Instead of framing yet another BIPOC story through a white savior gaze (see also: The Last Samurai, Dangerous Minds, Pocahontas, and half of our Best Picture lineup), Rutherford Falls winks at us. And changes the game.
They’re not stupid — it’s an incredibly strong writer’s room — so they pretend to fall in with the party line. In season one, Rutherford Falls heavily features rich, cis white male Nathan as arguably the main character. But if you’re paying attention, you’ll soon realize that they’re actually showing us why Nathan should not be in the foreground of a story that was never really his. Why Reagan, and the other members of the fictional Minishonka nation, are the ones who should be driving this narrative. Ultimately, Nathan needs to recognize the unequal playing field and his resulting favorable position, which is all folks want to hear sometimes.
By the end of the second season, Nathan understands that he is not culpable for the poor choices of his ancestors, but he is a product of the society they built. A society created to benefit him above all. His evolution from a well-meaning part of the problem to a self-aware ally is a masterclass, oe of the best redemption arcs I’ve seen since Zuko in Avatar: The Last Airbender. All the more so because by the end, Nathan’s not even the focus of his own arc. He goes from fighting to keep his ancestor on a pedestal to recognizing his seemingly illustrious forefather’s role in colonizing and oppressing an entire people. Beware, beware the Mal-mer!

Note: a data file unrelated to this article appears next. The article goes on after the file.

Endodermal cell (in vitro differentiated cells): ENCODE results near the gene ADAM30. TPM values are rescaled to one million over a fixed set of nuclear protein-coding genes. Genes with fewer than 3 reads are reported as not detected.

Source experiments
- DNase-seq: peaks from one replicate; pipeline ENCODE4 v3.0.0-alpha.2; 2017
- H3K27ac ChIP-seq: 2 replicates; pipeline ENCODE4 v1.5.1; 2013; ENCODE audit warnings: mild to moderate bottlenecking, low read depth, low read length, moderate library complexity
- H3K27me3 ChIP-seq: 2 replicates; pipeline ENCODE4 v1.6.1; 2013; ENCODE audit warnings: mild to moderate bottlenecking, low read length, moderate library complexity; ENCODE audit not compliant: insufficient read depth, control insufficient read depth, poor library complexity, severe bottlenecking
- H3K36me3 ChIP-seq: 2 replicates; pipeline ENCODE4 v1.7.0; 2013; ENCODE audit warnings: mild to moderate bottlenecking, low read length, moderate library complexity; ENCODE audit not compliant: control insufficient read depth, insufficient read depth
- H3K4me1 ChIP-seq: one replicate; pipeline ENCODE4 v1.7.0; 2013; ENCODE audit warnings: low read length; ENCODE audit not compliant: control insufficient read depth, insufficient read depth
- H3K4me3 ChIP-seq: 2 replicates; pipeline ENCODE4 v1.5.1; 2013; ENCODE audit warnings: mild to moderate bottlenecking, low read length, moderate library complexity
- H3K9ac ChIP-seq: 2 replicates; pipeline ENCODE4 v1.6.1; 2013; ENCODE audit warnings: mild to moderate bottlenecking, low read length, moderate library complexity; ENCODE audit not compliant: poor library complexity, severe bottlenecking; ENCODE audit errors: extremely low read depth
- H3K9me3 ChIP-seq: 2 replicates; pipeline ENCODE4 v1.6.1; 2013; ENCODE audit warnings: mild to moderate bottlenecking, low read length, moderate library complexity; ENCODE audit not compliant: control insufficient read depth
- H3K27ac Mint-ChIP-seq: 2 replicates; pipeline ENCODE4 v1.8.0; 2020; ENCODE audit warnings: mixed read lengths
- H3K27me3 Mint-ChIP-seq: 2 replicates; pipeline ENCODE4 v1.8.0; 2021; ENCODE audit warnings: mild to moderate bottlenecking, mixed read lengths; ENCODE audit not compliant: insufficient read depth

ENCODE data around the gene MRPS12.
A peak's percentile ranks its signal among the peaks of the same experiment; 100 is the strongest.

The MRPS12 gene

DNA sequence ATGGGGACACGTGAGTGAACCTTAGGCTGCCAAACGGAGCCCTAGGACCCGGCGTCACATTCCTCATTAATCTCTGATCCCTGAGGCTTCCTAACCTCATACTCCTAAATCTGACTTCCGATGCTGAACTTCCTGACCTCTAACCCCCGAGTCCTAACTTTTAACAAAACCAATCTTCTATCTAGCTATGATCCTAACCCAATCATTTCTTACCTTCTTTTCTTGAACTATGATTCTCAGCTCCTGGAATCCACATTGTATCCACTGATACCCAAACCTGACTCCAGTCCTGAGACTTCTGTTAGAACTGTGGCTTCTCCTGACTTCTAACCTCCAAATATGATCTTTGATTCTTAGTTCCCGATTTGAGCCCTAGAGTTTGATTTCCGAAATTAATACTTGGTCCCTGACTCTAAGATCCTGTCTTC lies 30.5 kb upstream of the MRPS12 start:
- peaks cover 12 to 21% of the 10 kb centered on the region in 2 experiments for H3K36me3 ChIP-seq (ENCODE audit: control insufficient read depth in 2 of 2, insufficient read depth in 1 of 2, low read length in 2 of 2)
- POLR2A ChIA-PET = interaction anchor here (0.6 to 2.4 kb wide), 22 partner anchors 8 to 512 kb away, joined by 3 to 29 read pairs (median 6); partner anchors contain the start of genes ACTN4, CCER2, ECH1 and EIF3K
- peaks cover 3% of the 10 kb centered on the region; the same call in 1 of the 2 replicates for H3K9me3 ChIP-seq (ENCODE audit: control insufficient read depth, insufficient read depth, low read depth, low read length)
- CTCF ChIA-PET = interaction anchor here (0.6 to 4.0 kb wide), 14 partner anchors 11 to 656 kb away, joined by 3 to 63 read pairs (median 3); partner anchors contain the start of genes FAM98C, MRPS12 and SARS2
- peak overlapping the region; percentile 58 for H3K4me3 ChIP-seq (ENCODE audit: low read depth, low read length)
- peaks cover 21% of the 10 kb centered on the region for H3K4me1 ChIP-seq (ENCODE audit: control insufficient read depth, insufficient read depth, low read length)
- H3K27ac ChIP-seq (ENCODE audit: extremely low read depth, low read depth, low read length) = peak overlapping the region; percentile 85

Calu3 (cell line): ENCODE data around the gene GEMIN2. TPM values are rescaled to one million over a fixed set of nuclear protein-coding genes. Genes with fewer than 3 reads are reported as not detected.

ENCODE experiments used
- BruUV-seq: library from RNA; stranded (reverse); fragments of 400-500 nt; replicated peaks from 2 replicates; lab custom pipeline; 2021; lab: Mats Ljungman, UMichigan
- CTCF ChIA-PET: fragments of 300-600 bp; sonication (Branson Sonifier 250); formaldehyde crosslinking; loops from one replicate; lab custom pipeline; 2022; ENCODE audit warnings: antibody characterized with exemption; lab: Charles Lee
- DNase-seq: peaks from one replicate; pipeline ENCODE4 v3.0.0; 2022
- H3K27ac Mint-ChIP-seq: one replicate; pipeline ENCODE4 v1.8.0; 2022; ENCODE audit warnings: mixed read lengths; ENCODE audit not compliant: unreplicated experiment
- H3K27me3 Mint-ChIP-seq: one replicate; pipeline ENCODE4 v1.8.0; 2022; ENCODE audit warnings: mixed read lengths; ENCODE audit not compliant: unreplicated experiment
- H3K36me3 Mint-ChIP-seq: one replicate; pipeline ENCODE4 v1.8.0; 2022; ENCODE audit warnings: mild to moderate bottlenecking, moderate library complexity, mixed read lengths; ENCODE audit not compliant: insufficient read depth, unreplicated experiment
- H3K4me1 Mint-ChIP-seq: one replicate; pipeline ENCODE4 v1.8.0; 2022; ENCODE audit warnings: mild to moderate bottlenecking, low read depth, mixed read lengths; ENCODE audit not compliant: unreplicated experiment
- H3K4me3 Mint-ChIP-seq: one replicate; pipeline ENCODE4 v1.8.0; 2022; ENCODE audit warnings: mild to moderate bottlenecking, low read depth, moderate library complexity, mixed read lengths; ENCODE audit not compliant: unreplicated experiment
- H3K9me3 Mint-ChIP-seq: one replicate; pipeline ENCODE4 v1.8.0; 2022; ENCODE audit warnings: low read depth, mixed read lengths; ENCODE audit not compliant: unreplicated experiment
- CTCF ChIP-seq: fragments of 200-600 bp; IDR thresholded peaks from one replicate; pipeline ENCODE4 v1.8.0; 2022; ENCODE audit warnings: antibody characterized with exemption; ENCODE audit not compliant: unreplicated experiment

This character arc is typical of Rutherford Falls. Even when they’re warming your heart or cracking you up, they don’t let you sleep on the tainted roots of our American Dream. This show forces you to pay attention to the unfiltered truth without wallowing in it or reducing Indigenous Americans to avatars of suffering. The very best moments of Rutherford Falls are the ones that show the everyday beats and casual cultural touchstones of the Minishonka. They’re so unique and specific to indigenous life, and yet they’re also utterly relatable at the same time. The scene where Reagan is mourning her Auntie and remembering her down-home lessons on the art of frybread is perfectly evocative of my Abuela teaching me to make tostones “the right way.”